E.1.3 c. Fatal and Nonfatal CVD

Areas of Insufficient Evidence: The available evidence from systematic reviews, pooled analyses, and meta-analyses is not sufficient to adequately address all sections of CQ2 related to the relationship between BMI and fatal and nonfatal CVD. Specifically, the panel was unable to address issues of the adequacy of current BMI cutpoints for overweight and obesity in comparison to alternative cutpoints. Given the lack of absolute risk estimates, the panel was unable to determine if age-specific BMI cutpoints for overweight and obesity are warranted to delineate elevated risk for fatal and nonfatal CHD.

Current BMI Cutpoints—Spreadsheets 2.2.3a.-b.

ES4. Among overweight and obese adults, analyses of continuous BMI show that the greater the BMI, the higher the risk for combined fatal and nonfatal CVD. The current cutpoint for obesity (BMI ≥30 kg/m2) compared with normal weight (BMI 18.5 to <25.0 kg/m2) is associated with an elevated risk for fatal CVD in men and women.

Strength of evidence: Moderate

Rationale: Only the ERFC pooled analysis gave results for combined fatal and nonfatal CVD (Spreadsheet Spreadsheet 2.2.3a) [82]. They used continuous BMI. The HR associated with a 4.56 kg/m2 or 1 SD increase in BMI was 1.23 (95 percent CI: 1.17 to 1.29). The panel calculated risk estimates for the midpoints of overweight (BMI = 27.45) and obesity (BMI = 34.95) as compared to the midpoint of normal weight (BMI = 21.7) as 1.30 and 1.82, respectively (see Methods for Critical Question 2).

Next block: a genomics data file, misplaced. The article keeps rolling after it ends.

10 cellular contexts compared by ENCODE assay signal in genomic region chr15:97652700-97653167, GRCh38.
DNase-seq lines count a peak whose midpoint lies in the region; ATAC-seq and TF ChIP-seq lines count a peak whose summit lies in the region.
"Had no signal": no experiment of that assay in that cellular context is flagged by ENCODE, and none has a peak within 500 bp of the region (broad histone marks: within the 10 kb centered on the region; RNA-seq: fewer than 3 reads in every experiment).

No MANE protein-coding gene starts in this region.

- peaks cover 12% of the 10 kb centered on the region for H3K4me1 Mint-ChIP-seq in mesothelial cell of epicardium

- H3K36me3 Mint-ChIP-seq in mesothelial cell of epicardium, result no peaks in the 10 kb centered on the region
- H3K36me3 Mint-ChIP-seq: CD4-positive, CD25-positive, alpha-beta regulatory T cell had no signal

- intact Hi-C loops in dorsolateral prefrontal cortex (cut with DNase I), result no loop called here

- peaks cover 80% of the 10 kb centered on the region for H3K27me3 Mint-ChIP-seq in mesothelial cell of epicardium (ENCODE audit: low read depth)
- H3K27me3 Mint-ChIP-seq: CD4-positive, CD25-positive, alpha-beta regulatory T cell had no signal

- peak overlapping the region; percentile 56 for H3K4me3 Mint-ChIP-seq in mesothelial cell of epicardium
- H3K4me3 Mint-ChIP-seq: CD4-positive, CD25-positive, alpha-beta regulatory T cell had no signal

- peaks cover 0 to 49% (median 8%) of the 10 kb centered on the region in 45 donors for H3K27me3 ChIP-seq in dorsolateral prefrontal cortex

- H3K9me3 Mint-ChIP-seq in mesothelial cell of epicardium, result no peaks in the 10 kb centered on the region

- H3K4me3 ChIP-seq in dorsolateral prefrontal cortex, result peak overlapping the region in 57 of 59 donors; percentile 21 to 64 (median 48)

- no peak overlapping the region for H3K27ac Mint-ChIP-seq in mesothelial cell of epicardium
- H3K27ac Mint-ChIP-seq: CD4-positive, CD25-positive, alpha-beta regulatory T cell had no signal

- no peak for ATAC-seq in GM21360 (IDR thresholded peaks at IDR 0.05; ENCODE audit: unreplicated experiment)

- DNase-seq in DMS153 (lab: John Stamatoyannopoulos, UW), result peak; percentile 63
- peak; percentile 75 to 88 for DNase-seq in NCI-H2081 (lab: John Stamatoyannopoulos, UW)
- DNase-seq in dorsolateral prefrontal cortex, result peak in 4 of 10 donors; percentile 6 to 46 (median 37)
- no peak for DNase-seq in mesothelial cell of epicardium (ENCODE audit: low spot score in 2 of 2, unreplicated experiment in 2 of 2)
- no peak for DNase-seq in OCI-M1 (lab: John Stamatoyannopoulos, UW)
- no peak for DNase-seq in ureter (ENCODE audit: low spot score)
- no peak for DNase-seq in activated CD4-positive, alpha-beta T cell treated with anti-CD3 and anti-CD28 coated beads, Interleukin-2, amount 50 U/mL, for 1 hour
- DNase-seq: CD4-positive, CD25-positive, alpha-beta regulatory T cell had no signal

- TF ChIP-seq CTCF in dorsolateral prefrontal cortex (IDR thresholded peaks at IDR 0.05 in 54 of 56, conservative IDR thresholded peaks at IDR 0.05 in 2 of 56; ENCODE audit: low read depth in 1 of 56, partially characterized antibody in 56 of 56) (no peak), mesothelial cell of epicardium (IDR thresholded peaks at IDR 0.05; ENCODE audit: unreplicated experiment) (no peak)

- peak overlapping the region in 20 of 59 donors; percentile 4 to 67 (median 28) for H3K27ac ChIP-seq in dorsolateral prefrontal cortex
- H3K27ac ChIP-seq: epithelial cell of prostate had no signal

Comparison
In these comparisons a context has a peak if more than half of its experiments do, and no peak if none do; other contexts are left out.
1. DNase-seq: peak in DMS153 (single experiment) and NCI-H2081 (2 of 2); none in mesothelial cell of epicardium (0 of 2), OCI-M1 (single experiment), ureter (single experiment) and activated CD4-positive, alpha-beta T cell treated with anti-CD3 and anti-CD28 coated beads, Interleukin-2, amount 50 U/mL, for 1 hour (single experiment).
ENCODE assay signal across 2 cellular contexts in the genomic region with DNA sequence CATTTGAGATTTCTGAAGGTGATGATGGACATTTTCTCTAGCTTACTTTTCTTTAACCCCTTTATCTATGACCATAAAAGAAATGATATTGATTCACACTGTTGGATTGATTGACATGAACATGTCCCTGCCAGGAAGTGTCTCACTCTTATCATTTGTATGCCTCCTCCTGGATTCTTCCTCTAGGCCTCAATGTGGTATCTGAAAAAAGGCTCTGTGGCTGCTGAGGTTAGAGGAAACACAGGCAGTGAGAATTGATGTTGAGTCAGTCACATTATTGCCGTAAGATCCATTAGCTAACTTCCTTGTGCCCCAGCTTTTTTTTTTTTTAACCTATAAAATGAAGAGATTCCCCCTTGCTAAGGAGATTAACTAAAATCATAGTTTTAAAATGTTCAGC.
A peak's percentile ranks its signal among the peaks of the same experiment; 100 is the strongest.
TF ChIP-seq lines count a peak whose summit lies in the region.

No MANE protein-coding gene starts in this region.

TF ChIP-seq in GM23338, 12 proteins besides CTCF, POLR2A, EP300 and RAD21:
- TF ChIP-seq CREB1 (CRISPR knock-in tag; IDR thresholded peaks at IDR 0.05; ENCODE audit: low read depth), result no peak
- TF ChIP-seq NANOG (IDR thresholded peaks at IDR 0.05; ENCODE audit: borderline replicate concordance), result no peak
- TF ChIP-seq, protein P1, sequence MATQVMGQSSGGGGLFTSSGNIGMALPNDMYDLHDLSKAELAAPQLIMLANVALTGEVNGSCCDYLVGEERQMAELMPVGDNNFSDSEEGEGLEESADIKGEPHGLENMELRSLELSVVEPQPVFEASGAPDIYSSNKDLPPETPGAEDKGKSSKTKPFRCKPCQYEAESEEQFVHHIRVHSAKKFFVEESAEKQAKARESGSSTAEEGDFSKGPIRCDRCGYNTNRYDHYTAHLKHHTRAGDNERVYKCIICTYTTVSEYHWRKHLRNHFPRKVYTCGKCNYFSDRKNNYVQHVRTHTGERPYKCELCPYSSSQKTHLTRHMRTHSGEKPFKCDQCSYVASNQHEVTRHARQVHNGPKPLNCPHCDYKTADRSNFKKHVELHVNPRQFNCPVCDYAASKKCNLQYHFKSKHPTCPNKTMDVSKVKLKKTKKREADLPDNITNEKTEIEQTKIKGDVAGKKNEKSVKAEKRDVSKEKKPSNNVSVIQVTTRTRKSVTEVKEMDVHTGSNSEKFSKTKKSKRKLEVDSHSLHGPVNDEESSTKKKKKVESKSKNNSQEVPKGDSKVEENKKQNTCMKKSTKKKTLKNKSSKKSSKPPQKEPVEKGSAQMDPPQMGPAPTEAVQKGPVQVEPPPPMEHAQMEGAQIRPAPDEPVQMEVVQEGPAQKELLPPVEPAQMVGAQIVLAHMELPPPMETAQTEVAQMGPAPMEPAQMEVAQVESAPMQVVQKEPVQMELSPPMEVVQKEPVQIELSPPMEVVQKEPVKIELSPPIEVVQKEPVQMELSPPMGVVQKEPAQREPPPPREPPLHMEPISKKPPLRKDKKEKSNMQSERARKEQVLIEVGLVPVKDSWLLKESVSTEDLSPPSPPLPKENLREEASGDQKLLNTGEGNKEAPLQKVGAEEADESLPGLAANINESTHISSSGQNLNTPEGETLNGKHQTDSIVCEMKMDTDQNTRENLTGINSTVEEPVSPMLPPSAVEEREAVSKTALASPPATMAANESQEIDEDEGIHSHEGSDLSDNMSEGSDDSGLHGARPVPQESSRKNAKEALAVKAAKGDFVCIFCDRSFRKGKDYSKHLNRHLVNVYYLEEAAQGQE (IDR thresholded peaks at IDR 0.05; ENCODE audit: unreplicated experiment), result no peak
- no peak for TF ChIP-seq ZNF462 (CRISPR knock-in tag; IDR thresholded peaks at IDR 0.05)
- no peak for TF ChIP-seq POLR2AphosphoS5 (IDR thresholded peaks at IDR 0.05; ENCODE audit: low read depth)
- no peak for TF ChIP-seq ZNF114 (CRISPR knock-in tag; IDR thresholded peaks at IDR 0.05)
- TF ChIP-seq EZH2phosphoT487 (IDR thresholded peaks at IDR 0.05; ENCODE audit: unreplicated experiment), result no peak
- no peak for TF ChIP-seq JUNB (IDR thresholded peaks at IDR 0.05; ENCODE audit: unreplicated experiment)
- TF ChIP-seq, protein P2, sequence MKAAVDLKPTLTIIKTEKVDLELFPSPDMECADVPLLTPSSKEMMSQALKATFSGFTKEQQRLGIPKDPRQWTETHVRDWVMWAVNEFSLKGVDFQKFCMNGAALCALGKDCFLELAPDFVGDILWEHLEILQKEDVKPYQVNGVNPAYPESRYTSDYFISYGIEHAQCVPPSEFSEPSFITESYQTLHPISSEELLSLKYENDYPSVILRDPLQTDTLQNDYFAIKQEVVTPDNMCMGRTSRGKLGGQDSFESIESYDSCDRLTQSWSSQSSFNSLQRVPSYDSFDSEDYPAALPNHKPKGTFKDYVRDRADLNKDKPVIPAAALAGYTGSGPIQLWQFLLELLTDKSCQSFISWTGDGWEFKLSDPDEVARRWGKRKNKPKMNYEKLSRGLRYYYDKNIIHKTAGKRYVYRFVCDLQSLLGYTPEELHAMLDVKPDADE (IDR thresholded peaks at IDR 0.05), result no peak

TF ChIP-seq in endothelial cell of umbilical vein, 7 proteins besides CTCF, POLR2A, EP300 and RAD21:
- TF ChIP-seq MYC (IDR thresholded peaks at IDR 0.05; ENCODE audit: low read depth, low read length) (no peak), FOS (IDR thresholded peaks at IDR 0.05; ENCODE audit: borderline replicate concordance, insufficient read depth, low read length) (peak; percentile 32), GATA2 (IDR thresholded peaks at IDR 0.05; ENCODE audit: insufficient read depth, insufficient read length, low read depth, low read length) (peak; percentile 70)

Table Spreadsheet 2.2.3a. Combined Fatal and Nonfatal CVD—Results for BMI
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No study showed overall associations between BMI and fatal CVD, but one study showed analyses stratified by age and race in women [67]. Another showed associations stratified by gender (Spreadsheet Spreadsheet 2.2.3b) [77]. Abell et al. [67] examined African American and White women <60 and ≥60 years of age (n = 2,843), adjusting their analysis for age and smoking. The RR of obesity compared to normal weight ranged from 1.18 in African American women ≥60 years to 2.49 in White women <60 years). No associations were detected for overweight compared to normal weight [67].

Table Spreadsheet 2.2.3b. Fatal CVD—Results for BMI
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The analysis of the McGee study, stratified by gender, is presented above. The RR of obesity compared to normal weight was 1.529 (95 percent CI: 1.381 to 1.692) in women and 1.453 (95 percent CI: 1.327 to 1.590) in men. Overweight was associated with an elevated risk for fatal CVD in men (HR = 1.10; 95 percent CI: 1.03 to 1.16) but not in women [77].